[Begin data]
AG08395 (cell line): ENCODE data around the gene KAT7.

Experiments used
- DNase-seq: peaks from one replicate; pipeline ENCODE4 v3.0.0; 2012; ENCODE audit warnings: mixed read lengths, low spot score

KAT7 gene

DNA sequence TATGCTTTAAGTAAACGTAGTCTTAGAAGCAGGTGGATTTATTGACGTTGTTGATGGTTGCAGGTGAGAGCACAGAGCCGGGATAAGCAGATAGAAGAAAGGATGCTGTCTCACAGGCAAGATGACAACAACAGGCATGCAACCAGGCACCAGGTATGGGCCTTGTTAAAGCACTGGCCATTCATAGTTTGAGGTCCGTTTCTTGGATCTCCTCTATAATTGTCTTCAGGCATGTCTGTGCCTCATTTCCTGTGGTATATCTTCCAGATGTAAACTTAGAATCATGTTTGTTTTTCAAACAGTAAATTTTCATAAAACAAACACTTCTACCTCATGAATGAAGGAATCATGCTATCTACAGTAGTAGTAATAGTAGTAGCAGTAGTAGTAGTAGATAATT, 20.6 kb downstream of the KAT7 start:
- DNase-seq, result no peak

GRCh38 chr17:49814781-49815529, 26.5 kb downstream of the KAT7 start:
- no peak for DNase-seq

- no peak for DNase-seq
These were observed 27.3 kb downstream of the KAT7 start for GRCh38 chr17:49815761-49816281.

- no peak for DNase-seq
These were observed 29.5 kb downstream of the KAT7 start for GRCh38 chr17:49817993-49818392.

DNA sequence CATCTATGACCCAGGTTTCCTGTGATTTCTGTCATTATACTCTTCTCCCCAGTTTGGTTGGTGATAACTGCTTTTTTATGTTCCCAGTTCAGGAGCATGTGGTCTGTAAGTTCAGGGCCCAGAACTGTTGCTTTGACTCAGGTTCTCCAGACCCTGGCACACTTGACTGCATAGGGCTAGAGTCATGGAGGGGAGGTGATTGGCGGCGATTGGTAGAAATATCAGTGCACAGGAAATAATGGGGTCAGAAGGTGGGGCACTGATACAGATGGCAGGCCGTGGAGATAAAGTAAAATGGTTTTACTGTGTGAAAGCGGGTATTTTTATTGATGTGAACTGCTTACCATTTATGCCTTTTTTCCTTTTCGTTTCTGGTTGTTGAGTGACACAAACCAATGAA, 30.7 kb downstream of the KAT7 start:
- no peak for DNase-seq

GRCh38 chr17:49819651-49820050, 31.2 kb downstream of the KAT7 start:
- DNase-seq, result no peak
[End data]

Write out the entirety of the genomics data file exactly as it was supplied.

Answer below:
AG08395 (cell line): ENCODE data around the gene KAT7.

Experiments used
- DNase-seq: peaks from one replicate; pipeline ENCODE4 v3.0.0; 2012; ENCODE audit warnings: mixed read lengths, low spot score

KAT7 gene

DNA sequence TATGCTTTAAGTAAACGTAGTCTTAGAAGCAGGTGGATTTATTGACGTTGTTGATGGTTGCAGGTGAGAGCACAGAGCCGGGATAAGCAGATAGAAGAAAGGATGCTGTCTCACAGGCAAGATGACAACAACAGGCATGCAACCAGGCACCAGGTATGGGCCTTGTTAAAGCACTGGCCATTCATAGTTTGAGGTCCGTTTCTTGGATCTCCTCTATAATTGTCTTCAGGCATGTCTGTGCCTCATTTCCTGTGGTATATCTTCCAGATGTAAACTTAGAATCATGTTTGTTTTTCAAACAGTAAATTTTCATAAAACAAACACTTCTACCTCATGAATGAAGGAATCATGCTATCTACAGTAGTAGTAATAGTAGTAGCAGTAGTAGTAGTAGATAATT, 20.6 kb downstream of the KAT7 start:
- DNase-seq, result no peak

GRCh38 chr17:49814781-49815529, 26.5 kb downstream of the KAT7 start:
- no peak for DNase-seq

- no peak for DNase-seq
These were observed 27.3 kb downstream of the KAT7 start for GRCh38 chr17:49815761-49816281.

- no peak for DNase-seq
These were observed 29.5 kb downstream of the KAT7 start for GRCh38 chr17:49817993-49818392.

DNA sequence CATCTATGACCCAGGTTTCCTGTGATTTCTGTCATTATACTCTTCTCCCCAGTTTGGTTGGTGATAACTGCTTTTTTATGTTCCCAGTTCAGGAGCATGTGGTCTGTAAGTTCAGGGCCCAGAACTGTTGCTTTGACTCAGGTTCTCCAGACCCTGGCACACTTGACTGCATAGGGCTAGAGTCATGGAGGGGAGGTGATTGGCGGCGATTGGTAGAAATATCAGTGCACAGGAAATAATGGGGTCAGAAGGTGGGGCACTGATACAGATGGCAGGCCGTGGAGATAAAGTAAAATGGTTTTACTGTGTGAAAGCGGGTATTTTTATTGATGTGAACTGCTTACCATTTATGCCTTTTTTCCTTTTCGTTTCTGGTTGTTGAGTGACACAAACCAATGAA, 30.7 kb downstream of the KAT7 start:
- no peak for DNase-seq

GRCh38 chr17:49819651-49820050, 31.2 kb downstream of the KAT7 start:
- DNase-seq, result no peak